Traversing a Point List and/or Auto-Generating and Using Point Variable Names

  • I have found the two following posts that seem to touch on what I am trying to do:

    I am writing a C# program that is similar to what is being done above. It is not translating G-Code, but it is close enough to doing so that we can call it "translating G-Code."

    When I generate the point list of the path to be traversed and have it broken down into various weld groups (as few as two or more than a thousand, I need to be able to address certain groups and have the operator decide whether or not to weld one area or another.

    1. If I generate an array in the .DAT file, it is not a very big list before I get an error that the array is too large.

    2. If I generate a list in the .DAT file comprised of

    DECL E6POS P1={x 0, y 0, z 0,... }


    DECL E6POS P3550={x __, y __, z __...}

    then I have a problem with traversing through the list. I think. With this method, I do not know how to have a generalized reference to a named point that is not an array element. Preferably, the algorithm would be a nested FOR loop that the outside loop goes through the number of path groups while the inside loop runs between the automatically-generated from point P391 through point P632, for example.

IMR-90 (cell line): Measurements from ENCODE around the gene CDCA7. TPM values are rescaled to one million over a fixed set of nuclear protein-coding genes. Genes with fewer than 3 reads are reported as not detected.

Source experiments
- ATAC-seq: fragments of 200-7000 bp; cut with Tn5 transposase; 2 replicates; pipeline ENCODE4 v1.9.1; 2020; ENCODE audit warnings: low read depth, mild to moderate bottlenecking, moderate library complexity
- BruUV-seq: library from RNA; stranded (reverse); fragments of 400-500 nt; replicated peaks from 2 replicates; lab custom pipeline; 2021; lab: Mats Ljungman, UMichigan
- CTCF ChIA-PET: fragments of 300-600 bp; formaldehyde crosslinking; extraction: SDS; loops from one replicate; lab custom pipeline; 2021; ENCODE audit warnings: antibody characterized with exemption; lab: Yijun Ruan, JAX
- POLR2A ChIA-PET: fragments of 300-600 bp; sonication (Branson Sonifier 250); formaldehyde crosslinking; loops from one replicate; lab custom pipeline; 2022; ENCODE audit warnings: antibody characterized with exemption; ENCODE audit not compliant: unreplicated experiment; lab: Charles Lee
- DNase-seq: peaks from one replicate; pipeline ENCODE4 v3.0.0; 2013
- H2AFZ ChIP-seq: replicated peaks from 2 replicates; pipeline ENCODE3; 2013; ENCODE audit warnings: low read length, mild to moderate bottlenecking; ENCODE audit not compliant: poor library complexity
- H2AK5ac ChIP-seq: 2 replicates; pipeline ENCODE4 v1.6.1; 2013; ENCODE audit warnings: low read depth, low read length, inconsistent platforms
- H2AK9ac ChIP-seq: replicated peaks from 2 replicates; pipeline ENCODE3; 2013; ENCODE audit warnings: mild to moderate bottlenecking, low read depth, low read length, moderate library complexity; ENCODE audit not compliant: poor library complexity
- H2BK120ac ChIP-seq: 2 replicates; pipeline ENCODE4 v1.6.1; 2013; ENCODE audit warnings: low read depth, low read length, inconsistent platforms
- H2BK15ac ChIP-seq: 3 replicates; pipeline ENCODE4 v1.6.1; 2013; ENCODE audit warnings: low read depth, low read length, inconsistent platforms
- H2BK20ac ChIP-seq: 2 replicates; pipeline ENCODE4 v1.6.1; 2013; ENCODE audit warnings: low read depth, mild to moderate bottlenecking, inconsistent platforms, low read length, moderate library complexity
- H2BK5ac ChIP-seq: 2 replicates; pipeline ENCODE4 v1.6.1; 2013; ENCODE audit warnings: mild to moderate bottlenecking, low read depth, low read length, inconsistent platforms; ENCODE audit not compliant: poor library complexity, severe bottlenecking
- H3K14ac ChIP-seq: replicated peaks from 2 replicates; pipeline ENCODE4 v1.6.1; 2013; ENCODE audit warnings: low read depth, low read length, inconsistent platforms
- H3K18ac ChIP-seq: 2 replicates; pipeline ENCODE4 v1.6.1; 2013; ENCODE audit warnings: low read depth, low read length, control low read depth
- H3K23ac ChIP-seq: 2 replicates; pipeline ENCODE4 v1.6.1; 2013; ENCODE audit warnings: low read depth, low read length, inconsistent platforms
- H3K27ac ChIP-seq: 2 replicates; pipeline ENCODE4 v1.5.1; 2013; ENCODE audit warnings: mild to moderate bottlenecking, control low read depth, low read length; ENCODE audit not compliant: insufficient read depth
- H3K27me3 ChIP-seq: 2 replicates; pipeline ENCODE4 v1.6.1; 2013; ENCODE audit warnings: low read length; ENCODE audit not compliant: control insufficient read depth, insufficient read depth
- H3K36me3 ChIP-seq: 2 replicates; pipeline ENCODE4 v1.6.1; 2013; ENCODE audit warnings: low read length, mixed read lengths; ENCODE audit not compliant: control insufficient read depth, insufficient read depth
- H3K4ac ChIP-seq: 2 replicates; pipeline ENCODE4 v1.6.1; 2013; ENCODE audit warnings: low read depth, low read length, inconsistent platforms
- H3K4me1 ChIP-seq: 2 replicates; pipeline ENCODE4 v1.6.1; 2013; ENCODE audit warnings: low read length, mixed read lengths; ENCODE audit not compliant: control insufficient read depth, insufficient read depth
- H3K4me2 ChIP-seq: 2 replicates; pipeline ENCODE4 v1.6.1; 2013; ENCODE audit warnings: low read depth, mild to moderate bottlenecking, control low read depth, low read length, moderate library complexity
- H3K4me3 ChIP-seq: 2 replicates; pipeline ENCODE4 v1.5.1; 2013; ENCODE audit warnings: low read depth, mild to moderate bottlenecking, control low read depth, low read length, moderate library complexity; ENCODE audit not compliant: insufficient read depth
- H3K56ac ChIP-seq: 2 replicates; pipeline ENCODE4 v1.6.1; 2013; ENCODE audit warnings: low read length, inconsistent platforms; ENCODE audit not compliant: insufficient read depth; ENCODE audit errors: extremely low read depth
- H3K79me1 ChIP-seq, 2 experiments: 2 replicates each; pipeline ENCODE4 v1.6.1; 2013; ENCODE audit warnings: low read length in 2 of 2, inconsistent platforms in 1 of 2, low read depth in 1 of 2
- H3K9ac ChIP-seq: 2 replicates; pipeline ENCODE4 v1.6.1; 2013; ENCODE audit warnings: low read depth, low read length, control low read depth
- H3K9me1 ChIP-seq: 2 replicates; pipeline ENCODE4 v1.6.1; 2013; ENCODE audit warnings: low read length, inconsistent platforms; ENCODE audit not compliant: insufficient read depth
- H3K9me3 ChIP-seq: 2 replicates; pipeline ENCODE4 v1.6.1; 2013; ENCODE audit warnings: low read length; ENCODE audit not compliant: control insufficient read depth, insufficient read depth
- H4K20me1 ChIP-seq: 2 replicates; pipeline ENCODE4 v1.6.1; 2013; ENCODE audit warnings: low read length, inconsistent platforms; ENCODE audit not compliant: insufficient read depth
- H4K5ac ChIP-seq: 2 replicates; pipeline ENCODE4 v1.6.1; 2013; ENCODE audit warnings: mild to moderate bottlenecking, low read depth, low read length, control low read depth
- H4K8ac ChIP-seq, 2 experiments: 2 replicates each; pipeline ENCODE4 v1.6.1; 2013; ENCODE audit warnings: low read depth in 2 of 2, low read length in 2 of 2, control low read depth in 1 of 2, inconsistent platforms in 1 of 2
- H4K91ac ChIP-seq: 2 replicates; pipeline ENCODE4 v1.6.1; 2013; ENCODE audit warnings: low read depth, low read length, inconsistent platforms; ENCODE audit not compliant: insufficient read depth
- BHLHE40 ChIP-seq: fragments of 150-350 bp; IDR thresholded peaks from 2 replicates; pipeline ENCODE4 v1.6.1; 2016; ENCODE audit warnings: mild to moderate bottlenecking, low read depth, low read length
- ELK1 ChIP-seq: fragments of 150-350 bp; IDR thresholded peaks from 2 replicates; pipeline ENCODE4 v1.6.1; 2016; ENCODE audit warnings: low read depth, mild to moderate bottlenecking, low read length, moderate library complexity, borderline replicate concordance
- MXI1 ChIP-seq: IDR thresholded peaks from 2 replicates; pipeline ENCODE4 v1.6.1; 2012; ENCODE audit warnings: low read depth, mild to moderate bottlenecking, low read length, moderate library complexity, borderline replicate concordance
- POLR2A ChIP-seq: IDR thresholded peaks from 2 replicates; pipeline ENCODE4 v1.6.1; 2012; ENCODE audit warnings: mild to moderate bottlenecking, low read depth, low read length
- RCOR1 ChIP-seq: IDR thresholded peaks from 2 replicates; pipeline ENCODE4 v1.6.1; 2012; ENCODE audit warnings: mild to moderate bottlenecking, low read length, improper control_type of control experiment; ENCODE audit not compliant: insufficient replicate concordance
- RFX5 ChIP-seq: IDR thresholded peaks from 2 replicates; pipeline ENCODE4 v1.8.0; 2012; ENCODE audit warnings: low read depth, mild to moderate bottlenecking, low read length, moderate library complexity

Obviously, it would be fairly trivial to create the .DAT file with the point names and then create a SWITCH statement in the .SRC file where each CASE is a long sequence of LIN P32 statements, but this is not very elegant and *MOST IMPORTANTLY*, if the operator needs to stop the process at some point along the way, I want to be able to perform a restart by simply knowing the name or number of the last completed LIN move. This is easy with an array, but I think that it is less simple with a long series of named points, unless there is a handy trick that I do not know about.

    I do know that the KRL does its own point name generation whenever you create a new motion step, but I don't know if I have any access to how to traverse through such a list.

    Is there such a method?

  • AD
  • i would do a basic sanity check when coming up with an architecture. a bit of math can go long way. for example:

    if your system does not have 6 external axes, it is a really wasteful idea to use E6POS. a single E6POS declaration means reserving space for fourteen 32-bit values: X,Y,Z,A,B,C,S,T,E1-E6. that is 56 bytes.

    in comparison E3POS does not have E4-E6 so it takes 44 bytes.

    and simple POS does not have any of E1-E6 so it takes 32 bytes.

    a FRAME also does not have S & T so when that works, it brings the size down to 24 byte per point.

    so on a large array (say 30k elements) that difference does add up...

    also you are not mentioning KSS but that is the key factor determining how large declared arrays can be. which is why any programming question should always include KSS version (read pinned topic READ FIRST).

    years ago i remember that (on a KSS 5.2 i think) array size limit was some 26000 BOOLs or about 600 FRAMEs or about 500 POS etc. the larger array element is, the fewer elements fit into limited memory.